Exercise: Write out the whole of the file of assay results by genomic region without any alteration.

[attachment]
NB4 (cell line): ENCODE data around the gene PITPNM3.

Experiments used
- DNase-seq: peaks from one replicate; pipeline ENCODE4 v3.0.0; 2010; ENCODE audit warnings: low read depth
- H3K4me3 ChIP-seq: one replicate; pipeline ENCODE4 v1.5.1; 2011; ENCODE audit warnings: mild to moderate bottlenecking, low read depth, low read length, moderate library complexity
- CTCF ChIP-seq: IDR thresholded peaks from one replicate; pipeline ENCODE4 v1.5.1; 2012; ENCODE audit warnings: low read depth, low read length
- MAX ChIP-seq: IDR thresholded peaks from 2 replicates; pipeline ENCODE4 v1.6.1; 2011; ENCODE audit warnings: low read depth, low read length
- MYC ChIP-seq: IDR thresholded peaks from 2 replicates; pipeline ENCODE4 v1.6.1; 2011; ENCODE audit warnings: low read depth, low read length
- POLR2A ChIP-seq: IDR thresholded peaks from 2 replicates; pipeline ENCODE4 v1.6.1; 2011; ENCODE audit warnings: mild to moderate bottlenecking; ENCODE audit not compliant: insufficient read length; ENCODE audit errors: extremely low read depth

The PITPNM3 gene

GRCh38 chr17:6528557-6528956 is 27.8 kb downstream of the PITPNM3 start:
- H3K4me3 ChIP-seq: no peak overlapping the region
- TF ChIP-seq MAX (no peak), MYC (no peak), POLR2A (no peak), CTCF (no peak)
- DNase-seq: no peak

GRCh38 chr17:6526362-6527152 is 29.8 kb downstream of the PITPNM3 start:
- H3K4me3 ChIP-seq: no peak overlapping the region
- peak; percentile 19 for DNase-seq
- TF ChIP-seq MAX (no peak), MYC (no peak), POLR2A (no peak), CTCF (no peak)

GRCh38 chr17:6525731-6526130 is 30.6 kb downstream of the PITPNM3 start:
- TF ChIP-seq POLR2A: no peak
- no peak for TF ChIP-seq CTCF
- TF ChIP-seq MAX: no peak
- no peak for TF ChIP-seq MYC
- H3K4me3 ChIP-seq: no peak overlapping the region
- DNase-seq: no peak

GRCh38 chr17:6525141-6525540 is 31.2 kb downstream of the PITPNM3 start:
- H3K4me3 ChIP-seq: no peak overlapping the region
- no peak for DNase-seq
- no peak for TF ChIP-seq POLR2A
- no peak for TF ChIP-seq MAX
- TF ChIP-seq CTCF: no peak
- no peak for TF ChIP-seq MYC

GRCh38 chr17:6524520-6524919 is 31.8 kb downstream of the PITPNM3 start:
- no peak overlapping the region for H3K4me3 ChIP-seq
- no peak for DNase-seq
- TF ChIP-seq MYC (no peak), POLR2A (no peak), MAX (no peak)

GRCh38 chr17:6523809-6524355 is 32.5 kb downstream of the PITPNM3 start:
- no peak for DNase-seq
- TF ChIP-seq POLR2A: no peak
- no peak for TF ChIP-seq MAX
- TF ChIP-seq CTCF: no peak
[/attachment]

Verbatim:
NB4 (cell line): ENCODE data around the gene PITPNM3.

Experiments used
- DNase-seq: peaks from one replicate; pipeline ENCODE4 v3.0.0; 2010; ENCODE audit warnings: low read depth
- H3K4me3 ChIP-seq: one replicate; pipeline ENCODE4 v1.5.1; 2011; ENCODE audit warnings: mild to moderate bottlenecking, low read depth, low read length, moderate library complexity
- CTCF ChIP-seq: IDR thresholded peaks from one replicate; pipeline ENCODE4 v1.5.1; 2012; ENCODE audit warnings: low read depth, low read length
- MAX ChIP-seq: IDR thresholded peaks from 2 replicates; pipeline ENCODE4 v1.6.1; 2011; ENCODE audit warnings: low read depth, low read length
- MYC ChIP-seq: IDR thresholded peaks from 2 replicates; pipeline ENCODE4 v1.6.1; 2011; ENCODE audit warnings: low read depth, low read length
- POLR2A ChIP-seq: IDR thresholded peaks from 2 replicates; pipeline ENCODE4 v1.6.1; 2011; ENCODE audit warnings: mild to moderate bottlenecking; ENCODE audit not compliant: insufficient read length; ENCODE audit errors: extremely low read depth

The PITPNM3 gene

GRCh38 chr17:6528557-6528956 is 27.8 kb downstream of the PITPNM3 start:
- H3K4me3 ChIP-seq: no peak overlapping the region
- TF ChIP-seq MAX (no peak), MYC (no peak), POLR2A (no peak), CTCF (no peak)
- DNase-seq: no peak

GRCh38 chr17:6526362-6527152 is 29.8 kb downstream of the PITPNM3 start:
- H3K4me3 ChIP-seq: no peak overlapping the region
- peak; percentile 19 for DNase-seq
- TF ChIP-seq MAX (no peak), MYC (no peak), POLR2A (no peak), CTCF (no peak)

GRCh38 chr17:6525731-6526130 is 30.6 kb downstream of the PITPNM3 start:
- TF ChIP-seq POLR2A: no peak
- no peak for TF ChIP-seq CTCF
- TF ChIP-seq MAX: no peak
- no peak for TF ChIP-seq MYC
- H3K4me3 ChIP-seq: no peak overlapping the region
- DNase-seq: no peak

GRCh38 chr17:6525141-6525540 is 31.2 kb downstream of the PITPNM3 start:
- H3K4me3 ChIP-seq: no peak overlapping the region
- no peak for DNase-seq
- no peak for TF ChIP-seq POLR2A
- no peak for TF ChIP-seq MAX
- TF ChIP-seq CTCF: no peak
- no peak for TF ChIP-seq MYC

GRCh38 chr17:6524520-6524919 is 31.8 kb downstream of the PITPNM3 start:
- no peak overlapping the region for H3K4me3 ChIP-seq
- no peak for DNase-seq
- TF ChIP-seq MYC (no peak), POLR2A (no peak), MAX (no peak)

GRCh38 chr17:6523809-6524355 is 32.5 kb downstream of the PITPNM3 start:
- no peak for DNase-seq
- TF ChIP-seq POLR2A: no peak
- no peak for TF ChIP-seq MAX
- TF ChIP-seq CTCF: no peak